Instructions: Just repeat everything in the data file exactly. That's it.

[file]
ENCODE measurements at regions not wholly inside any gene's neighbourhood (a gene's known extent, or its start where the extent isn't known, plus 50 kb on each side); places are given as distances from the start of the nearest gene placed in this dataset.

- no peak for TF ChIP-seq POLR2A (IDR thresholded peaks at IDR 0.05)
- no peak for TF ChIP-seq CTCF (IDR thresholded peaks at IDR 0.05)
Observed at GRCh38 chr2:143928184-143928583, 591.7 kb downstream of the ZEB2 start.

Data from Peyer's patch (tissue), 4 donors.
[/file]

ENCODE measurements at regions not wholly inside any gene's neighbourhood (a gene's known extent, or its start where the extent isn't known, plus 50 kb on each side); places are given as distances from the start of the nearest gene placed in this dataset.

- no peak for TF ChIP-seq POLR2A (IDR thresholded peaks at IDR 0.05)
- no peak for TF ChIP-seq CTCF (IDR thresholded peaks at IDR 0.05)
Observed at GRCh38 chr2:143928184-143928583, 591.7 kb downstream of the ZEB2 start.

Data from Peyer's patch (tissue), 4 donors.